Peer into Samuel Beckett's mind for $2 million at Sotheby auction
By Paul Casciato
LONDON (Reuters) - A rare glimpse into the mind of one of the 20th century's greatest writers will go up for sale in July when a manuscript for Samuel Beckett's first novel hits the auction block.
Six exercise books filled with the Irish-born Nobel laureate's handwritten notes for "Murphy" alongside drawings and doodles will be the highlight of Sotheby's English Literature and History Sale on July 10.
Written between August 1935 and June 1936, in Dublin and London while the playwright, novelist and poet was undergoing psychoanalysis, the manuscript is a heavily revised witness of Beckett's struggle to give form to his artistic vision.
Sotheby's Manuscript Specialist Gabriel Heaton told Reuters that the books have been in private hands until now and have never been widely available to scholars.
"Altogether it's nearly 800 pages long and right the way through it's changed as Beckett thinks about how he wants to express his ideas and clarifies his thoughts," Heaton said.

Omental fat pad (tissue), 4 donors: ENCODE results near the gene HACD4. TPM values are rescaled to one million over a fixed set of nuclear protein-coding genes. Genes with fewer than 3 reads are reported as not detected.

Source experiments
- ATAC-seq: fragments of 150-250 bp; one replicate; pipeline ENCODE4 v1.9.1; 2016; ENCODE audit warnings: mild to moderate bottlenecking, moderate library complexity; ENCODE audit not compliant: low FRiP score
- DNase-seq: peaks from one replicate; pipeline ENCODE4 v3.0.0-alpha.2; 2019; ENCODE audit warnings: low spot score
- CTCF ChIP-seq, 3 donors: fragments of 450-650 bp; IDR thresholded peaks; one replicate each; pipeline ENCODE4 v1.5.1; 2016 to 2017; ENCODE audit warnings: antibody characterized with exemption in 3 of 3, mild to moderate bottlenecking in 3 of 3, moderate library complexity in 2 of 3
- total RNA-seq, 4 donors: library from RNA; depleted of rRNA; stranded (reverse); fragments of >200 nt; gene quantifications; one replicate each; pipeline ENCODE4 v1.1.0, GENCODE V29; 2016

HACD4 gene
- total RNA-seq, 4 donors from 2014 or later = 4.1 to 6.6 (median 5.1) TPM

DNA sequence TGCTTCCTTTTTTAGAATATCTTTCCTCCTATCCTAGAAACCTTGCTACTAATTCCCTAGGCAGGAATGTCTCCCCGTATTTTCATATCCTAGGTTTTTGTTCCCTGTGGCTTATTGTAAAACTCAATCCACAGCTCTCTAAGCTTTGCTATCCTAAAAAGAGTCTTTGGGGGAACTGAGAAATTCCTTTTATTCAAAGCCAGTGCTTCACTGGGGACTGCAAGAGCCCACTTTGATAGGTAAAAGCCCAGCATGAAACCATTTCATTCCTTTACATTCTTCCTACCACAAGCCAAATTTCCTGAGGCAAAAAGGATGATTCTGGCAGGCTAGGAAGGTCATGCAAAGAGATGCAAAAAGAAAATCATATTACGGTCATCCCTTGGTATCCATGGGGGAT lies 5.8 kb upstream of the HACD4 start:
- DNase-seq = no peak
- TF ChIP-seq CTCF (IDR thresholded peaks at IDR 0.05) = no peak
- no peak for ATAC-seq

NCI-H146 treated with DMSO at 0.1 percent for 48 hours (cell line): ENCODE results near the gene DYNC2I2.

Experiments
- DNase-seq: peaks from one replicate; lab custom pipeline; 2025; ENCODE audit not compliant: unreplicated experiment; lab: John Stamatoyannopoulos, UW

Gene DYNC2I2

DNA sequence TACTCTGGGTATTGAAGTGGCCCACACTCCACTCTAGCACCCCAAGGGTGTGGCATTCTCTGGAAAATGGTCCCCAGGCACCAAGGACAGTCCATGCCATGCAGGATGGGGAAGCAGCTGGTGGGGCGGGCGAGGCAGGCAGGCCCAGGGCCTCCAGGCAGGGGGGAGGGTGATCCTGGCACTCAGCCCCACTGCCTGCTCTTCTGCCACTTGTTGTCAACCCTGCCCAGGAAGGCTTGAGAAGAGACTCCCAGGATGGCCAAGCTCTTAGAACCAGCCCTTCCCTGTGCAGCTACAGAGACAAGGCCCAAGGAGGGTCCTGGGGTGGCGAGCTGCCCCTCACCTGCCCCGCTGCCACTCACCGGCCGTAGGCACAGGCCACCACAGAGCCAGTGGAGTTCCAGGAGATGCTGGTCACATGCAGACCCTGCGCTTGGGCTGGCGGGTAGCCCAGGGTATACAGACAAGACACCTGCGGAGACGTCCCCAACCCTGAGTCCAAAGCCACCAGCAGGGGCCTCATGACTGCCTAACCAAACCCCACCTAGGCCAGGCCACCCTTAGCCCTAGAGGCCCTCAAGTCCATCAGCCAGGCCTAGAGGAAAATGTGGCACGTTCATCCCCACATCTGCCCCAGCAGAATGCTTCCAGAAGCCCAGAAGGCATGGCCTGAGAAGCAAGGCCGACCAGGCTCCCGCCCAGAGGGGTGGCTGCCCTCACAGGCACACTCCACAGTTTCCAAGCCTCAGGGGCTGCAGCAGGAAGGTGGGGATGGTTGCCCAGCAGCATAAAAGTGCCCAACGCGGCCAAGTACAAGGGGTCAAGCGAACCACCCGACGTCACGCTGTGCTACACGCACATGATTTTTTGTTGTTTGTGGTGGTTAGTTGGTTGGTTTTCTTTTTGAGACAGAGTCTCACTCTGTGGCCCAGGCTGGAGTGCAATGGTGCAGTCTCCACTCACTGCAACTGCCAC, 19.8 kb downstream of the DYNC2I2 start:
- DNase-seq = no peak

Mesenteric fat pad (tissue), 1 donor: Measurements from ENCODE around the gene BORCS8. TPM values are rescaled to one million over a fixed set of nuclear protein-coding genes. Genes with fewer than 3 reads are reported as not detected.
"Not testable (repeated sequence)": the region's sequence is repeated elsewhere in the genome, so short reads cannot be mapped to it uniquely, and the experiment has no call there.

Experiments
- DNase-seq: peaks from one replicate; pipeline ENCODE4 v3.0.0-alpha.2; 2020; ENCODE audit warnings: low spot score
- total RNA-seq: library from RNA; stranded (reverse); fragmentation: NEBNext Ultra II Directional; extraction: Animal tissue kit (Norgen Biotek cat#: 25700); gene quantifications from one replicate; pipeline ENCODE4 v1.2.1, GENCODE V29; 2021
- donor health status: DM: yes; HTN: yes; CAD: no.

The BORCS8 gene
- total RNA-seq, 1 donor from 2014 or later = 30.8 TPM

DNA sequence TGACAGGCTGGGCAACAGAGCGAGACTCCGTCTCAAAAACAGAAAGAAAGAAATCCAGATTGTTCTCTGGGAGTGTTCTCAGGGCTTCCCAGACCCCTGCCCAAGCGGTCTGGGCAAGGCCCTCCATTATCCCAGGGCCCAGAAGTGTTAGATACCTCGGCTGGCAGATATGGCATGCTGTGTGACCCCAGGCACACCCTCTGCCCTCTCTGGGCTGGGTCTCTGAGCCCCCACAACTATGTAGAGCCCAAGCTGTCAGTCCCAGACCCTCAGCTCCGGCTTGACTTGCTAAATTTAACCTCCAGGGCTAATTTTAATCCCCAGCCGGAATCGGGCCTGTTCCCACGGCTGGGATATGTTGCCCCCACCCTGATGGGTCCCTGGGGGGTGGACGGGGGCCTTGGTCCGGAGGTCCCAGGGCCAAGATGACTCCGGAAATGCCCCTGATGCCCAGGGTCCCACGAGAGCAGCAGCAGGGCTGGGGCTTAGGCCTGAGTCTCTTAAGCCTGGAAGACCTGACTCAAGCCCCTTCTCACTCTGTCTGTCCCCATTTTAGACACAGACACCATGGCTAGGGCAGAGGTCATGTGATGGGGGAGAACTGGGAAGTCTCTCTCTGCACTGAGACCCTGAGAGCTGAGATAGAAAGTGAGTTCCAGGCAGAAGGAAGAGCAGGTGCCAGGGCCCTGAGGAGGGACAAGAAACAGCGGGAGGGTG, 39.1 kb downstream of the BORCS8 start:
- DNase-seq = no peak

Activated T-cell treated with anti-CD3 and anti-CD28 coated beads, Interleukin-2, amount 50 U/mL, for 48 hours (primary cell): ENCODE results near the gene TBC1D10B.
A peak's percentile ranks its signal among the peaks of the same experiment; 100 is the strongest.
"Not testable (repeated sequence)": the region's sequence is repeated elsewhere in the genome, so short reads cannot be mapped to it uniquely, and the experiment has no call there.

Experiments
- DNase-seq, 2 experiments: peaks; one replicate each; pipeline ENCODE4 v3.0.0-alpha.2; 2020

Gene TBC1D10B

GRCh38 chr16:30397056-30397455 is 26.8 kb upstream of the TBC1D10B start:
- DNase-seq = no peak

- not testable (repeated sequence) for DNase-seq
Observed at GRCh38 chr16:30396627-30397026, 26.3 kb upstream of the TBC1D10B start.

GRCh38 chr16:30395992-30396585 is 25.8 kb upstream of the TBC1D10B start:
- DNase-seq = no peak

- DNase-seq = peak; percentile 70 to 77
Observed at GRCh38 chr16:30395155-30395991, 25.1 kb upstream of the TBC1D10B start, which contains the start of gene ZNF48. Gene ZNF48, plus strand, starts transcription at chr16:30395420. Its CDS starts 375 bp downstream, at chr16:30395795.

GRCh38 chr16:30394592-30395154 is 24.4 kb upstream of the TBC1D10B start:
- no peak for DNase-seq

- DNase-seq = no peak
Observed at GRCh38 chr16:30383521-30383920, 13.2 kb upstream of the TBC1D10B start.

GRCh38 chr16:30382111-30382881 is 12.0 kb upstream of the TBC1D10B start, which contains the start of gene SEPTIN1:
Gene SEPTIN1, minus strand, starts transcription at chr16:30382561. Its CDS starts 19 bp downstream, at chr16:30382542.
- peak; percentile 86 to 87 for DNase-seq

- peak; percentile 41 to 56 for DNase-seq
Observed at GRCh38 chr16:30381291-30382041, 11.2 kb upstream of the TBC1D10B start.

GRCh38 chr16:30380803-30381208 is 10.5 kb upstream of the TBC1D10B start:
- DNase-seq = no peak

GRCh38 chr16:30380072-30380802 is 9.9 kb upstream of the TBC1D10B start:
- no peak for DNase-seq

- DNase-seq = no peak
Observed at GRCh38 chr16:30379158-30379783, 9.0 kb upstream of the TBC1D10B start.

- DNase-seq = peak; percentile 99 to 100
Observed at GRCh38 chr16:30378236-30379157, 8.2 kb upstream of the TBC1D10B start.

Whoever buys the manuscript will gain new insight into the formulation of the central themes of Beckett's often humorous but bleak canon. A private collector could share it with the academic community or keep to himself.
Heaton said the author of the tragicomic play "Waiting for Godot" and novels such as "Malone Dies", "Molloy" and "The Unnamable" pointed back to "Murphy" late in life as a guide to understanding his work.
"There's a famous letter from a scholar...asking him how to start working on Beckett. He said 'go back to 'Murphy', the central themes are all there'," Heaton said. Continued...